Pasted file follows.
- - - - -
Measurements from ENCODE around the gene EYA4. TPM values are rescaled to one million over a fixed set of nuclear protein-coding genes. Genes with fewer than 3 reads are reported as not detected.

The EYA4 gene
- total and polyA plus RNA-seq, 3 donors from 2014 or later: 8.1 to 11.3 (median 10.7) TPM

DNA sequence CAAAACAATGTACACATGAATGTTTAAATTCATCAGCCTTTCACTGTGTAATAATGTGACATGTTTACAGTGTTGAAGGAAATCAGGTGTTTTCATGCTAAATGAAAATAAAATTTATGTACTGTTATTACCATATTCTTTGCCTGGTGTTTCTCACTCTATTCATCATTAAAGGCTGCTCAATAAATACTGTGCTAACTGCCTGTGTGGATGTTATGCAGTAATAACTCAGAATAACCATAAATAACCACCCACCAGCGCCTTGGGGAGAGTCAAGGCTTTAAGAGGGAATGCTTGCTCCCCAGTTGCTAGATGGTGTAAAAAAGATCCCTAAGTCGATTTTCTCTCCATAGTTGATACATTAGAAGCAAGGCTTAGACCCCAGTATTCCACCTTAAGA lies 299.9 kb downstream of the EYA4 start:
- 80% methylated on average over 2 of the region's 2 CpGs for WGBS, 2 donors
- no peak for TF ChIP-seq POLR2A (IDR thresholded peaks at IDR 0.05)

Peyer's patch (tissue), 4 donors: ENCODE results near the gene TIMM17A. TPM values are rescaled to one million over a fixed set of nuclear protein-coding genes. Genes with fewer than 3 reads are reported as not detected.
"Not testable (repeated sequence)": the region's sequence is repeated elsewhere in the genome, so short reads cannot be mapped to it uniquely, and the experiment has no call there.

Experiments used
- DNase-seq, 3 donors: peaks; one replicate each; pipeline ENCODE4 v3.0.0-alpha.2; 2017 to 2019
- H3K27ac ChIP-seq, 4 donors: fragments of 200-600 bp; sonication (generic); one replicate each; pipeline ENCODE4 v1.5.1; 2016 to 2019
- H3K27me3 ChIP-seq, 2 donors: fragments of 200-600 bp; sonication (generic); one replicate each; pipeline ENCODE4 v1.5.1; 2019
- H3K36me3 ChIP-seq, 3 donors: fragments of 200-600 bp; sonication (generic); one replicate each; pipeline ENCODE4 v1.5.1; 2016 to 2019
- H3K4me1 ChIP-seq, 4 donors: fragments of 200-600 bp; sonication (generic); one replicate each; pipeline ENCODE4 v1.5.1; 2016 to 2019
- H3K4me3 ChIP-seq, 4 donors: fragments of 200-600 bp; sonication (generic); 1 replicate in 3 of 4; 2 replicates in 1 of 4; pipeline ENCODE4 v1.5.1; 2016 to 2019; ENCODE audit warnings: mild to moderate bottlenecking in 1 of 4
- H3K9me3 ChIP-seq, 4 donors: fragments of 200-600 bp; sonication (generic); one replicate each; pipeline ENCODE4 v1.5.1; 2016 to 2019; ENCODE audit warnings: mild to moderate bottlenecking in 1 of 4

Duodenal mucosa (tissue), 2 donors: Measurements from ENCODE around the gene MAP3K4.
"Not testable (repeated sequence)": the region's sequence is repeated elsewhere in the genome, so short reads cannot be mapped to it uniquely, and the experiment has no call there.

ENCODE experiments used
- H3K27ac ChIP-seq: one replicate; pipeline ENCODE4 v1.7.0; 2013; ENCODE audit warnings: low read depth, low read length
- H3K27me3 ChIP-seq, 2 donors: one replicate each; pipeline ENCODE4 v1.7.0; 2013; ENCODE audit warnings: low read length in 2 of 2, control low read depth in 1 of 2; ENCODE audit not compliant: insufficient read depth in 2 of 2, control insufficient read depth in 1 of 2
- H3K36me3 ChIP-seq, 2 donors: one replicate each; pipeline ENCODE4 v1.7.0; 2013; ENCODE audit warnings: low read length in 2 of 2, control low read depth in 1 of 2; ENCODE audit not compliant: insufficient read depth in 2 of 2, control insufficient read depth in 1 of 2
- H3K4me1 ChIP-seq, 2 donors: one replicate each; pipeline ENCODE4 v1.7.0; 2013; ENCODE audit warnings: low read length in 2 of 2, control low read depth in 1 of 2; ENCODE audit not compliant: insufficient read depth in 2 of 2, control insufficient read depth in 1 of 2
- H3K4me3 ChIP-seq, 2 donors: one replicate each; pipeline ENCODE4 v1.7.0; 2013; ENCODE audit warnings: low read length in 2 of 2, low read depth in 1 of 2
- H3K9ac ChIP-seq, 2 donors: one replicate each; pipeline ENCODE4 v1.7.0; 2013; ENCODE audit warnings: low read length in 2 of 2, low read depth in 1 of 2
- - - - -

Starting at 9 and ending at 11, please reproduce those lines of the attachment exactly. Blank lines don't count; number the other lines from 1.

Experiments used
- DNase-seq, 3 donors: peaks; one replicate each; pipeline ENCODE4 v3.0.0-alpha.2; 2017 to 2019
- H3K27ac ChIP-seq, 4 donors: fragments of 200-600 bp; sonication (generic); one replicate each; pipeline ENCODE4 v1.5.1; 2016 to 2019